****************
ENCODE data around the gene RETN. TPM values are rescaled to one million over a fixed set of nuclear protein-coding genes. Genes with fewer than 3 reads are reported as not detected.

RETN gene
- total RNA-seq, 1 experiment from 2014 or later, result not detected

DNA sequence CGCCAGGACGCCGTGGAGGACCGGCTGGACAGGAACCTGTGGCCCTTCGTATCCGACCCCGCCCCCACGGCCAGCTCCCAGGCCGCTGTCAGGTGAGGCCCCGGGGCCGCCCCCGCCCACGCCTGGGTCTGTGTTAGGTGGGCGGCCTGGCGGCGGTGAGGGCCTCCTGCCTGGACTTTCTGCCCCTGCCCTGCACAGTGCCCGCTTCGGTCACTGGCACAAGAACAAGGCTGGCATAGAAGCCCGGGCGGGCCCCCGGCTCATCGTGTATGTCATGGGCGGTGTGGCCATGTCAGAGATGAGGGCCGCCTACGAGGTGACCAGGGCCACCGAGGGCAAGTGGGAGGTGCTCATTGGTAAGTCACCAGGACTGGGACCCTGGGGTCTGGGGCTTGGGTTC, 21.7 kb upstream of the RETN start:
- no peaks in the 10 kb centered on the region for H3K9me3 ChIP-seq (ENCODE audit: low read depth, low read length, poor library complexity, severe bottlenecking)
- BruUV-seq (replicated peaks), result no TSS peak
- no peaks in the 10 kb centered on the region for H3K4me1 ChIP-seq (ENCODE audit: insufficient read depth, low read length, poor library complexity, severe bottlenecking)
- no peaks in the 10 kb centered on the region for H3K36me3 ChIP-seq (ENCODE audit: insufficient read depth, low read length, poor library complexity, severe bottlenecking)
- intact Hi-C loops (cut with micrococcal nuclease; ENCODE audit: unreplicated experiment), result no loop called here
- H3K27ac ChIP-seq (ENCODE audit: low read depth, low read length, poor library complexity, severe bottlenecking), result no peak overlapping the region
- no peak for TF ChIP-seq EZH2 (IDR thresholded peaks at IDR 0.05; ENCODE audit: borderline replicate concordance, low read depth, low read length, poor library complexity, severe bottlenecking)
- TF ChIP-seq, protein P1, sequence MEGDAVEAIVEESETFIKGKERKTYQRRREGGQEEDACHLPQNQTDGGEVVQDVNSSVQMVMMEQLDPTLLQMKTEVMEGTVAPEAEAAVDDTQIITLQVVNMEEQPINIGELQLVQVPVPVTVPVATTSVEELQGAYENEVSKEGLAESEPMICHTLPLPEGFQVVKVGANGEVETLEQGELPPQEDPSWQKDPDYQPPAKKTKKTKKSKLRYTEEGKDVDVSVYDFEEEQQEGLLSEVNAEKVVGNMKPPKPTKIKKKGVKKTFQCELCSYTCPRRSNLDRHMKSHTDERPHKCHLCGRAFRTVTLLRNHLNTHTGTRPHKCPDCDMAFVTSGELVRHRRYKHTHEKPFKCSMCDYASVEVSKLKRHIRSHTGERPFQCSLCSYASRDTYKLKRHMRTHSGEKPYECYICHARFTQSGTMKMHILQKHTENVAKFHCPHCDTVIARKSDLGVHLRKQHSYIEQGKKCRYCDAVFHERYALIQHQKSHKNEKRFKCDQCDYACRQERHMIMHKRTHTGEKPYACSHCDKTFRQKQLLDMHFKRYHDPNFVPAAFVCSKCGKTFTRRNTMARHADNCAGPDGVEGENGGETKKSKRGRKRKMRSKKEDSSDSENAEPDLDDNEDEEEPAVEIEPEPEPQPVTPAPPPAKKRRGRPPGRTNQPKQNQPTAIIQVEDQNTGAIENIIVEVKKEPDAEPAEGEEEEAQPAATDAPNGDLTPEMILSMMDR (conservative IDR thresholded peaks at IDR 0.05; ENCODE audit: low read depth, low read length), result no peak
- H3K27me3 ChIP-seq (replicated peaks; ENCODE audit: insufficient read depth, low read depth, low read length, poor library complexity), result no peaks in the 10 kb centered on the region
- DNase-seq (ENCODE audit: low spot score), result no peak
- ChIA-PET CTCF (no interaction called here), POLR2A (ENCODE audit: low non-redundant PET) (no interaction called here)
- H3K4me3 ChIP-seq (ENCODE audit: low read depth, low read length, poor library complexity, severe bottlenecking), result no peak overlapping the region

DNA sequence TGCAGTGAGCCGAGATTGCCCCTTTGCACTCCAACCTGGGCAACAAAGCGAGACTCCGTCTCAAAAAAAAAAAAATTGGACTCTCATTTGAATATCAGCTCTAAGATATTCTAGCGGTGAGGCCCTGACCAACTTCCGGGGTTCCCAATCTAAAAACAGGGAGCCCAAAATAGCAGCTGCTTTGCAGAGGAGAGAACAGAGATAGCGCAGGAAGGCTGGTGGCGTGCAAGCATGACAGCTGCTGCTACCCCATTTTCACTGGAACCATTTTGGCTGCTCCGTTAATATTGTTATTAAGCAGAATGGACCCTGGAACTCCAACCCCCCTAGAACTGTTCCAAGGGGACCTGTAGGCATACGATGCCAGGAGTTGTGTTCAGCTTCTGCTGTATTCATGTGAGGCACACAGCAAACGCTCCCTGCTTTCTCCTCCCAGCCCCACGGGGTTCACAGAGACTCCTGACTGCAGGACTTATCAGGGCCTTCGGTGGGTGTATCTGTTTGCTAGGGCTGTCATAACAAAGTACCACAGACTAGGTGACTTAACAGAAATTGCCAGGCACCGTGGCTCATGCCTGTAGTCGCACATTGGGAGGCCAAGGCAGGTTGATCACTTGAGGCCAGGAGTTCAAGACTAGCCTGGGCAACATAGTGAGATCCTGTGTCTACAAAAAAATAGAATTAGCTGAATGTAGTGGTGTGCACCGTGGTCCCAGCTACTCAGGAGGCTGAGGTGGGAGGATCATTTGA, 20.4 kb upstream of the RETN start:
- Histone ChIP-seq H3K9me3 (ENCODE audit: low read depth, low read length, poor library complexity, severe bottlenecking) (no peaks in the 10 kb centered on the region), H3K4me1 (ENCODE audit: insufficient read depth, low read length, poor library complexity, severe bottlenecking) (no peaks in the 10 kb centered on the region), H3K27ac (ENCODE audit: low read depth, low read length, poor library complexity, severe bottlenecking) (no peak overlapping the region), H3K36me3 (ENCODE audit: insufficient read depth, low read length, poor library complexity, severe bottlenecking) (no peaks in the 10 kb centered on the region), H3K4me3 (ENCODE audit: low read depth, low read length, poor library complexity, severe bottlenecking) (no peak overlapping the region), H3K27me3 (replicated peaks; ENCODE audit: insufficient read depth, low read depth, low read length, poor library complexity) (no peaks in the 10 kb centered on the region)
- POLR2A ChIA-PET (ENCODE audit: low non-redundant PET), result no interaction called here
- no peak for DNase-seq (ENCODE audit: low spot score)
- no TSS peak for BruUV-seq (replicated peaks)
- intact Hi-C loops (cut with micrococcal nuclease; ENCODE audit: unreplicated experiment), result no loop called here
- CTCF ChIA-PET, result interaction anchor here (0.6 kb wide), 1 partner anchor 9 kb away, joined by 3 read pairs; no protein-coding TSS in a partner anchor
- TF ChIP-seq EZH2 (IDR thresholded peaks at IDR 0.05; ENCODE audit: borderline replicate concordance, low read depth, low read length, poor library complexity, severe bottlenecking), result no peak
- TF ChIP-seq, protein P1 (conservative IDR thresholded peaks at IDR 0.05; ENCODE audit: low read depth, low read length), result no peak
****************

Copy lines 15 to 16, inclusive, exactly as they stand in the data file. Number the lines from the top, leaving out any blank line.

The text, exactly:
- ChIA-PET CTCF (no interaction called here), POLR2A (ENCODE audit: low non-redundant PET) (no interaction called here)
- H3K4me3 ChIP-seq (ENCODE audit: low read depth, low read length, poor library complexity, severe bottlenecking), result no peak overlapping the region